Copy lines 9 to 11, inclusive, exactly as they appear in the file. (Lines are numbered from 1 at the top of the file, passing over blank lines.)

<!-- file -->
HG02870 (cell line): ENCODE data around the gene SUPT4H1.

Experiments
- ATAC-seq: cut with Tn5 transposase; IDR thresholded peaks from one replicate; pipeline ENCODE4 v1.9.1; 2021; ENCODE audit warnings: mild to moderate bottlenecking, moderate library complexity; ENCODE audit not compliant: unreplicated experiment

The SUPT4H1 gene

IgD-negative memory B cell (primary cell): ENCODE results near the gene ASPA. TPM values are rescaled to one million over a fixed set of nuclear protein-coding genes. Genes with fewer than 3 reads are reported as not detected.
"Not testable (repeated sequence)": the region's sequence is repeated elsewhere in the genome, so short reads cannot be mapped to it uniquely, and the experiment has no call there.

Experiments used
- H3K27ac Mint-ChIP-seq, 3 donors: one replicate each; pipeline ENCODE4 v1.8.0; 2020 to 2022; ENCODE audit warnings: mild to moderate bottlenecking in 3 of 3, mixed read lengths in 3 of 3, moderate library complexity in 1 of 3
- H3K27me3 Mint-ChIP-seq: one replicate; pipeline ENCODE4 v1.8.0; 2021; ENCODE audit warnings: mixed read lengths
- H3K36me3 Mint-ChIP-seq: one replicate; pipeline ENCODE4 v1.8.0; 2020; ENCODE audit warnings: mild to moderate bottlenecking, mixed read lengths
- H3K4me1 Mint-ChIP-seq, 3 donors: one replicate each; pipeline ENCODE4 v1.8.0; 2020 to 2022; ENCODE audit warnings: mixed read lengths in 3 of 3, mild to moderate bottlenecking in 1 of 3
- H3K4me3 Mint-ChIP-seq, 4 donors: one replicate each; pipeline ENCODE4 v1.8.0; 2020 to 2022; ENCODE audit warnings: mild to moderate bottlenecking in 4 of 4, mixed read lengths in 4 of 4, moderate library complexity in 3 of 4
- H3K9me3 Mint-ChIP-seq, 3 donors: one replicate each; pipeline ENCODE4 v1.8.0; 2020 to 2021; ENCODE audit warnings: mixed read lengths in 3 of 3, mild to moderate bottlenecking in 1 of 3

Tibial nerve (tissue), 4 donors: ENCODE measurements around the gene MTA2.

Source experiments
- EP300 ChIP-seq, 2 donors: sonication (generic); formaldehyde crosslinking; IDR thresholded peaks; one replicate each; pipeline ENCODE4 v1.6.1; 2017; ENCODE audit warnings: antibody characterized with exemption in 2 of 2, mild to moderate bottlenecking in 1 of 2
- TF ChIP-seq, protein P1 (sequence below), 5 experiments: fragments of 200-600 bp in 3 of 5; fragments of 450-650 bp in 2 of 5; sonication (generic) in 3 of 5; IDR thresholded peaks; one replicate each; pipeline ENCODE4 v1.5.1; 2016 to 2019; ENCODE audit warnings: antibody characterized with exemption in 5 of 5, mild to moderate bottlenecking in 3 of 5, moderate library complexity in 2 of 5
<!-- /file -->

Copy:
- H3K27me3 Mint-ChIP-seq: one replicate; pipeline ENCODE4 v1.8.0; 2021; ENCODE audit warnings: mixed read lengths
- H3K36me3 Mint-ChIP-seq: one replicate; pipeline ENCODE4 v1.8.0; 2020; ENCODE audit warnings: mild to moderate bottlenecking, mixed read lengths
- H3K4me1 Mint-ChIP-seq, 3 donors: one replicate each; pipeline ENCODE4 v1.8.0; 2020 to 2022; ENCODE audit warnings: mixed read lengths in 3 of 3, mild to moderate bottlenecking in 1 of 3